To put it simply, data science is the art of finding and choosing hidden information. Different associations and causes can exist between the characteristics of the client and his or her choice of insurance coverage. Using mathematical, statistical and tools but also using the knowledge already acquired in the context that is being studied, relationships and correlations can be found between seemingly independent variables. For example, a potential relationship exists between the brand, year, and model of the vehicle and the decision to take replacement cost coverage, but where do we draw the line? A Civic 1998? A BMW 2010? Mathematical models can help us predict this. The challenge that many companies are experiencing today is deciding whether this task should be given to a person or an AI.
Choosing the Right Data for AI
Some might ask why is it necessary to understand the context in which AI is applied. If we already have a lot of data, would it not be simpler to use all possible data and let, for example, a neural network train itself by finding the various links to accomplish the desired task?
Nope. And here is why.
In more technical terms, too much information means increased variability and the model becomes unstable. For example, when predicting whether a client will choose a life insurance policy, age and income could be strongly correlated with whether the client will purchase or not. We can then question the need for both variables or how many of them are required. If predicting purchase using income only is equally accurate, then why have more when you can do the same with less? Identifying the strictly necessary data needed for machine learning is simpler and saves time and money.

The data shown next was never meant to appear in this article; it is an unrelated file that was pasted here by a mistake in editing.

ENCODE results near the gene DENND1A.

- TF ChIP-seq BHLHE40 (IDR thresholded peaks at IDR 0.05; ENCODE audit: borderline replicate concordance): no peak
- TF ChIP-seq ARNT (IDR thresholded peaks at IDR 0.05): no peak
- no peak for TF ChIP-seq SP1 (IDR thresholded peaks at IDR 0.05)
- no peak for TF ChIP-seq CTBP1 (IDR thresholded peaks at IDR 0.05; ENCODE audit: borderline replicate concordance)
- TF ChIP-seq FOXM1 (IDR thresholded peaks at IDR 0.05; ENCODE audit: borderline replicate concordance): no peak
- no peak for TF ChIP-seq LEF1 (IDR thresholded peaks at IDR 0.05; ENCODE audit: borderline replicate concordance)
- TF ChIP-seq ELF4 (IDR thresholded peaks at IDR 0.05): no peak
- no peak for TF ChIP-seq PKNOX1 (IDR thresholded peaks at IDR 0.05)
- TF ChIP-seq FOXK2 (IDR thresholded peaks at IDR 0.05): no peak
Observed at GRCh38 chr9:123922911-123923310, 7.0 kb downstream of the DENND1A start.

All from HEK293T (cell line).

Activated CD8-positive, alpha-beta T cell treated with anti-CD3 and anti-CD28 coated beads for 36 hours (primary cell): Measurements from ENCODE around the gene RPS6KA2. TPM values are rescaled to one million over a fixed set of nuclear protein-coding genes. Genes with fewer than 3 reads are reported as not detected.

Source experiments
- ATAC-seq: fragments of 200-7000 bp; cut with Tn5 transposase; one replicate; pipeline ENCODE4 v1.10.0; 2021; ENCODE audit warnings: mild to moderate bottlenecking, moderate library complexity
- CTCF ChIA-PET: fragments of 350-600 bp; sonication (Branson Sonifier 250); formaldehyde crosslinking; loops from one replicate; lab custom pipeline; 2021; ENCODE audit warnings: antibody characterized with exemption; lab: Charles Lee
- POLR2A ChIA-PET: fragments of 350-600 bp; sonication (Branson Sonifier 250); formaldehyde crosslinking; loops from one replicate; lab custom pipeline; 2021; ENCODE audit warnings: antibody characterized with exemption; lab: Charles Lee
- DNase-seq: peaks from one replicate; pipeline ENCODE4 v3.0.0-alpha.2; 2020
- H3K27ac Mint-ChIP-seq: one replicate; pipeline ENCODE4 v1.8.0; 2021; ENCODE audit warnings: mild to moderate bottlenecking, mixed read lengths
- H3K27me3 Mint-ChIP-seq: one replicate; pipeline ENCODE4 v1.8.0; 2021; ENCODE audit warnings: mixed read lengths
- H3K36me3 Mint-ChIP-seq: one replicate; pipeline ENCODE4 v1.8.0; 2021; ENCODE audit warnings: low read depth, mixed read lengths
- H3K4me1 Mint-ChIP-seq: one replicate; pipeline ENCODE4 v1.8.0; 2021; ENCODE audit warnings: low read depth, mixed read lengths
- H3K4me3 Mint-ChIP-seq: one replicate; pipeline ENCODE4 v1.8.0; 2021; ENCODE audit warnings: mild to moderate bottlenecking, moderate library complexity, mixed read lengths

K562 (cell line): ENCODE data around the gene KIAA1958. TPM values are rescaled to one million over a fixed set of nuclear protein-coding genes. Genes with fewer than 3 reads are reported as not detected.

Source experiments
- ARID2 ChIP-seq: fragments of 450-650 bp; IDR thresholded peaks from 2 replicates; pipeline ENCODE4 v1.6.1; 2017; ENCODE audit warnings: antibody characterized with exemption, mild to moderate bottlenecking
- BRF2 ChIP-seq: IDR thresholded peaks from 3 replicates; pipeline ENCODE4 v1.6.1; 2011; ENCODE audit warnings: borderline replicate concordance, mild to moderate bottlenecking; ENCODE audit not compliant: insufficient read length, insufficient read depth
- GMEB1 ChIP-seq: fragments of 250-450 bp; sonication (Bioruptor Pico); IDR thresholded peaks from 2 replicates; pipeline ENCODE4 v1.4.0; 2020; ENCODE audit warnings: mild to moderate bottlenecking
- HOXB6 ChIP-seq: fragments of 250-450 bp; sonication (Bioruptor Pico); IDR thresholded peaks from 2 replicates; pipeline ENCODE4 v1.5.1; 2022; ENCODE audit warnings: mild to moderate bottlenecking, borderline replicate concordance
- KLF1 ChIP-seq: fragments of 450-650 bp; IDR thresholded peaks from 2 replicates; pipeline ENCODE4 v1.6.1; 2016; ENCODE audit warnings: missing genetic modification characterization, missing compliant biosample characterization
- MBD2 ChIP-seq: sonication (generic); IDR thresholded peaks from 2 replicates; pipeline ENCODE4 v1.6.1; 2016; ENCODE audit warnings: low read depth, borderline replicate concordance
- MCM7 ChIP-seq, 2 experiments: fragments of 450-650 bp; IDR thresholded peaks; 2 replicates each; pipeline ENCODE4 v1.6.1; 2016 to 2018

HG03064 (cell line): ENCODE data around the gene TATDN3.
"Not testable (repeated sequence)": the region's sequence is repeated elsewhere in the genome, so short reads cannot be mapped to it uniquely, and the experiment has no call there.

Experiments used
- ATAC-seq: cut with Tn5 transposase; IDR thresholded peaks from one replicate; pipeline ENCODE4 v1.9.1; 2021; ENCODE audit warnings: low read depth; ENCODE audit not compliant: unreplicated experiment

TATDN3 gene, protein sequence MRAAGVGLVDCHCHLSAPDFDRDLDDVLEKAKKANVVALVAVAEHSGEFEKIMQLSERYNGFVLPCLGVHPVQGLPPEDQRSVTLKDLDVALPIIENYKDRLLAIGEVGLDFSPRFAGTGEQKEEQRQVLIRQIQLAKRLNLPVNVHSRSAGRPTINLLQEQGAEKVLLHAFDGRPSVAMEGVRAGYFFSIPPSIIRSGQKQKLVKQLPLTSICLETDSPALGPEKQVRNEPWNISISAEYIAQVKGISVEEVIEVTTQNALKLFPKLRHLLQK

A Short Guide to Data Science
Here is a short guide that summarizes where you should start when identifying what data should be used.
Identify and understand the business problem. Knowing what specific need is being answered is at the core of a good analysis in data science. Having a firm understanding of the problem at hand, you’ll know where to look when looking for data sources.
Understand your data. Having data is good, but you need to know what information it contains to know if they can answer the problem at hand. Understanding each characteristic with the model and how they impact the system as a whole is important. The same applies for the links between the different variables. Understanding them makes it possible to better target what you are trying to accomplish.
Prepare your data. This involves cleaning, processing, and filtering. This step is essential before any information is retrieved because it impacts accuracy. Without a clean data set, results will be poor.
Modeling and evaluation. Using statistical analysis, we want to know if the pre-established hypotheses are exact and if the information is sufficiently relevant to explain (or predict) the variable of interest. This stage is often perceived as the “black box” in data science.
Deployment. When the hypotheses have been validated and the final model with the correct entries found, it can be implemented for use on real-time data. At this point, the model can complete its designated task as mandated by the business problem.
Before You Go
Always remember the principles of good data science when designing artificial intelligence. The famous phrase “you are what you eat” is befitting when speaking of AI and its data.
Hopefully, this article will have provided you with a better understanding of the principles behind data science and how to properly use it in the AI and machine learning field. In my next article, we will go through the process of identifying a problem, selecting the data, and cleaning it in preparation for ML/AI, using a real data set!